Hundreds of Malaysian lawyers on October 16 marched towards the Malaysian parliament house demanding the government honor its two-year-old pledge to repeal the Sedition Act of 1948.
The march is set to add to mounting pressure on the government to abolish the colonial-era law, the use of which in an ongoing crackdown has drawn criticism from both local and international groups, including the United Nations.
Christopher Leong, President of the Bar Council of Malaysia, which represents 16,000 lawyers in peninsular Malaysia, was optimistic that their massage would be heard.
“The walk is a component in the process to advocate for change. In Malaysia change sometimes takes time. That doesn't mean therefore that we just sit back and let time pass. It is incumbent on us and very important that we do continue our advocacy towards achieving that change,” he said.
Prominent lawyer Amer Hamza Arshad welcomed new legislation but expressed his concern that it would replicate the previous act's more regressive aspects such as detention without trial.
“The government's going to introduce to a new set of legislation in order to replace the Sedition Act. We do not know in what form and how the act can ensure and guarantee freedom of speech. I think that's very important. We do not want another kind of act which is similar to the Sedition Act but they just, you know, change the name but in substance it remains the same. We do not want that kind of legislation,” he said.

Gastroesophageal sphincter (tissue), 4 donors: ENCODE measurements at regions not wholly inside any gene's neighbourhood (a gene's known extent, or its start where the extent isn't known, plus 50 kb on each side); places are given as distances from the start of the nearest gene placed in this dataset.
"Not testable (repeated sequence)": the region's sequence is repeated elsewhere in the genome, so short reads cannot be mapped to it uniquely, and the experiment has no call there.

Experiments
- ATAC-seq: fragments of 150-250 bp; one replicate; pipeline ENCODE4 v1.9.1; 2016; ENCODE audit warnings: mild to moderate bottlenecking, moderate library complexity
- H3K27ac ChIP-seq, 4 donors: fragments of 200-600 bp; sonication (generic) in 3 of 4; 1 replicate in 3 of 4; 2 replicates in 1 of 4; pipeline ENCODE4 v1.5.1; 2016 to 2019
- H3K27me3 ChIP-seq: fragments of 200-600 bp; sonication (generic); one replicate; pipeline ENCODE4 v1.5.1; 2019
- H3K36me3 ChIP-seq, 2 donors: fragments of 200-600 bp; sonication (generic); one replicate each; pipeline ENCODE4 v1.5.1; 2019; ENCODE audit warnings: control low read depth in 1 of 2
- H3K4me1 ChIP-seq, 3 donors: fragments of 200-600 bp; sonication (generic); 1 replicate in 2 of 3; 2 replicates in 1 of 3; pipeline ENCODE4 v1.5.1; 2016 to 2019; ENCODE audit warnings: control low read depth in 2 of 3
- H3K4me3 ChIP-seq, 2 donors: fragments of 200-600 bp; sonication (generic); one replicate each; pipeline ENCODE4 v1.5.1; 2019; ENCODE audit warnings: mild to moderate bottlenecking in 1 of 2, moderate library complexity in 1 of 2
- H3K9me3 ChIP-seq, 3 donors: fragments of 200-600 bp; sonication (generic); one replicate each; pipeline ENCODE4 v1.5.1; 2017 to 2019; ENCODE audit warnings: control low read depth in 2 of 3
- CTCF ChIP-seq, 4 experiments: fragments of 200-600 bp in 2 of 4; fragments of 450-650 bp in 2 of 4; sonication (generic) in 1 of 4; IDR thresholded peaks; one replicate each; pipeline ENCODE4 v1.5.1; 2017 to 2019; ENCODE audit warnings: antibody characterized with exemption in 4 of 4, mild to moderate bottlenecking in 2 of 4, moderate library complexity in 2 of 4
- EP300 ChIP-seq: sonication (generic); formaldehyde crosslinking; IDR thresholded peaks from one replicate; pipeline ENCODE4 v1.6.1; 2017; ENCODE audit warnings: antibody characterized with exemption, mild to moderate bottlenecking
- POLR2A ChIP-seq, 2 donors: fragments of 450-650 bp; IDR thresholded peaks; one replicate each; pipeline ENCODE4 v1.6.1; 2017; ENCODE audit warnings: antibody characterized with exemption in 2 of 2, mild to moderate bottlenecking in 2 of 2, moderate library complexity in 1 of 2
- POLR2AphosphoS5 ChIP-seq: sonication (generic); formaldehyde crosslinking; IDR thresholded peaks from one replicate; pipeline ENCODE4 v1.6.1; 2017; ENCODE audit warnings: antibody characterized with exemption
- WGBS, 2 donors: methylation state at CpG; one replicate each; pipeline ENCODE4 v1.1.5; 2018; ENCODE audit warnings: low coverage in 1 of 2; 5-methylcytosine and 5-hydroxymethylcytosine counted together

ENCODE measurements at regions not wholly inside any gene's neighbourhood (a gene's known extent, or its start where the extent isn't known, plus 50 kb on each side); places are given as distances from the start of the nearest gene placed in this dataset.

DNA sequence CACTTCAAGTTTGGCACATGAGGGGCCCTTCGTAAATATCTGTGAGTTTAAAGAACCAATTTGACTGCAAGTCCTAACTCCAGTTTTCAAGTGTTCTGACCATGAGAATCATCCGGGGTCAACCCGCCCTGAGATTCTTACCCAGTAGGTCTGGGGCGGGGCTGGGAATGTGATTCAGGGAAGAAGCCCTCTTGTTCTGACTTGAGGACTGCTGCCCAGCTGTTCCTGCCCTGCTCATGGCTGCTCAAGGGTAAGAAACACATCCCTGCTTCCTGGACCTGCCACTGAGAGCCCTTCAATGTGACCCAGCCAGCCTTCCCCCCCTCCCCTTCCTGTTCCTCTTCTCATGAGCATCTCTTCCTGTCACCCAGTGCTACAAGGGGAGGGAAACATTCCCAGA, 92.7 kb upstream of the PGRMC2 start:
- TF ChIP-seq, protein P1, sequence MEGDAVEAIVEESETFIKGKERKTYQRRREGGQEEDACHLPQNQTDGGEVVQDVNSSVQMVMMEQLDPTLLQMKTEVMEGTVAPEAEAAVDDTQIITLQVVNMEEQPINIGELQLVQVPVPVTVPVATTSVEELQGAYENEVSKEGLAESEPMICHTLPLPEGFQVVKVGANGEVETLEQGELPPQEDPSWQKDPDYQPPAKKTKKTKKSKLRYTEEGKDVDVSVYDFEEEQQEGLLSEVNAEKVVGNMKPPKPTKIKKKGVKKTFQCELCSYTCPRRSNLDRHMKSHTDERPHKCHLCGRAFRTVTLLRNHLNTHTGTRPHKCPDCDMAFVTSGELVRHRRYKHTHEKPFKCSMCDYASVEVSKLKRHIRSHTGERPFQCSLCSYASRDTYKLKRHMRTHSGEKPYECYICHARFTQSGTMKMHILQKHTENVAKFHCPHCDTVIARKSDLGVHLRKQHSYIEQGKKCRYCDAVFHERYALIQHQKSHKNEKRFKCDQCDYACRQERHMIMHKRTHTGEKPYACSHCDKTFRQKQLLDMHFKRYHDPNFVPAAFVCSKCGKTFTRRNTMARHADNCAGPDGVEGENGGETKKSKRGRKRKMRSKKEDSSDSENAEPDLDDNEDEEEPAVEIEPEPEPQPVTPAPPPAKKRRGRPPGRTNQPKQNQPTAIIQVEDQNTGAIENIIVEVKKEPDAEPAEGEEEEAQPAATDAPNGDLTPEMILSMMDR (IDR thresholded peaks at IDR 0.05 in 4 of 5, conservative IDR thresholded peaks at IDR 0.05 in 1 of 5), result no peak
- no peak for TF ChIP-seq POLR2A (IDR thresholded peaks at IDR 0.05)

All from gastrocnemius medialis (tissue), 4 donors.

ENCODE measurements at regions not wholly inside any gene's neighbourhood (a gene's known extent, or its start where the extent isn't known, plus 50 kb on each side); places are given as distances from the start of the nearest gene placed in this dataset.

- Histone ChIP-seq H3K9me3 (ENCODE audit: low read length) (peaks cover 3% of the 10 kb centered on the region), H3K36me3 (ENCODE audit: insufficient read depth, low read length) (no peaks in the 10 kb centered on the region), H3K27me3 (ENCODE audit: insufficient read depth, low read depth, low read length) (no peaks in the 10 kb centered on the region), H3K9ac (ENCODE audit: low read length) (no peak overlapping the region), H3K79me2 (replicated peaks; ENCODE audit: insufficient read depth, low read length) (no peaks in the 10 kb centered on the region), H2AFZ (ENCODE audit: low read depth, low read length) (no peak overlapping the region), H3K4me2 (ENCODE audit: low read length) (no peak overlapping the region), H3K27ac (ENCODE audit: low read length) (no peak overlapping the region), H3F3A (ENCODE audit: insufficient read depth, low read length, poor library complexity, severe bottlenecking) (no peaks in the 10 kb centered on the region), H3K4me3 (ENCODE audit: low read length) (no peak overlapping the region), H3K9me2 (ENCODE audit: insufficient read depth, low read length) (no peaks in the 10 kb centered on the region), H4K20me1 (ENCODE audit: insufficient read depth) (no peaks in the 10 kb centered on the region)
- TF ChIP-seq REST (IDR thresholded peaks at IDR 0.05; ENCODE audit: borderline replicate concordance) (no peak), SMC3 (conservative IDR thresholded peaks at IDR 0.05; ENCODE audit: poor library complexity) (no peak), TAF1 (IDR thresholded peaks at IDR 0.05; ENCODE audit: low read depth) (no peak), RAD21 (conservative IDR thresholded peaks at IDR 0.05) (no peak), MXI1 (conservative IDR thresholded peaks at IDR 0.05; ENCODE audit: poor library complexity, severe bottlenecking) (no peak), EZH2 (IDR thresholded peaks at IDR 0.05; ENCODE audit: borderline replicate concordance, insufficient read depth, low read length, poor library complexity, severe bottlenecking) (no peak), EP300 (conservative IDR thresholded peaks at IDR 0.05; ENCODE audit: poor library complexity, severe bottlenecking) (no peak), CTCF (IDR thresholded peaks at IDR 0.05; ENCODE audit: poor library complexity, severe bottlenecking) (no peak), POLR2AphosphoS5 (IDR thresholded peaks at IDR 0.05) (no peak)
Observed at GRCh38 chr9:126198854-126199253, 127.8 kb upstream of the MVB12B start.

Attorney Melissa Sasidaran said that the Sedition Act has been misused to clamped down on speech not only made by public figures but also by ordinary citizens.
“There was one I remember. All this lady posted after the Agong's (King's) speech during his birthday was 'Anyone listening to the Agong speech right now?' That was all that was posted and she was investigated for sedition. Although there's been no charges ever since, but looking at the current climate I think that's probably just matter of time. So that's why we are here today to call for repeal of the Sedition Act because Sedition Act has been so blatantly abused in that sense,” said Sasidaran.
Prime Minister Najib Razak pledged in 2011 that the law, which criminalizes speech with an undefined “seditious tendency” against the government, or which could upset racial harmony, would be repealed and replaced by new legislation.